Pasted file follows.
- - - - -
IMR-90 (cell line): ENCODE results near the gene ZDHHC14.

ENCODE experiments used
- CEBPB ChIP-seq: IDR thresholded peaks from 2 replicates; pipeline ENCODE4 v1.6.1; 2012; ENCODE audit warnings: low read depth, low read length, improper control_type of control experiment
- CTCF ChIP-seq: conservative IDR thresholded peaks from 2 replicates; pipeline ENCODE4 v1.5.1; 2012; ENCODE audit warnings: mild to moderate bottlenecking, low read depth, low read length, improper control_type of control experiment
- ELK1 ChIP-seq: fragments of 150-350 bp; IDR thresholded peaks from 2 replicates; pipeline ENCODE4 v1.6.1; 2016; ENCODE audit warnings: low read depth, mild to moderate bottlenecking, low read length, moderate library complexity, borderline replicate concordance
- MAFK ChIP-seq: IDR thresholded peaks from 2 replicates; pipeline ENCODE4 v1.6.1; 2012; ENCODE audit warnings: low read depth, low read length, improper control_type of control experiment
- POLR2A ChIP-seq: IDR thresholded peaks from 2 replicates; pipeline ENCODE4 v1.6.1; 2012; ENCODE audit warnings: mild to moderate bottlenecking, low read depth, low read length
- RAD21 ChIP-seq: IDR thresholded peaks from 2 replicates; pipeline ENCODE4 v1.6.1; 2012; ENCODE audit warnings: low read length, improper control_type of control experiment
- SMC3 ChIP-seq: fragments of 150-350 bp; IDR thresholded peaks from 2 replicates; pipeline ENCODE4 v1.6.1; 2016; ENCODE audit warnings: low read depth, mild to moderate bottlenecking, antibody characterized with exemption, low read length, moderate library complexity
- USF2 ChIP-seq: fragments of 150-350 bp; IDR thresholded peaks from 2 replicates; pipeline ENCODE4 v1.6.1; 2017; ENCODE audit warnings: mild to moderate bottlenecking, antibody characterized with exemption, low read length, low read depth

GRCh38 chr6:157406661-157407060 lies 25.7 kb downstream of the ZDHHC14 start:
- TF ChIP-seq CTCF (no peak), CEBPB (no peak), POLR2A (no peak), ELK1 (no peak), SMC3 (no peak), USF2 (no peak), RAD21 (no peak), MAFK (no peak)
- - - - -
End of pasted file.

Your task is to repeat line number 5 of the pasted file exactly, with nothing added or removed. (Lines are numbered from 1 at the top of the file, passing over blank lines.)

- ELK1 ChIP-seq: fragments of 150-350 bp; IDR thresholded peaks from 2 replicates; pipeline ENCODE4 v1.6.1; 2016; ENCODE audit warnings: low read depth, mild to moderate bottlenecking, low read length, moderate library complexity, borderline replicate concordance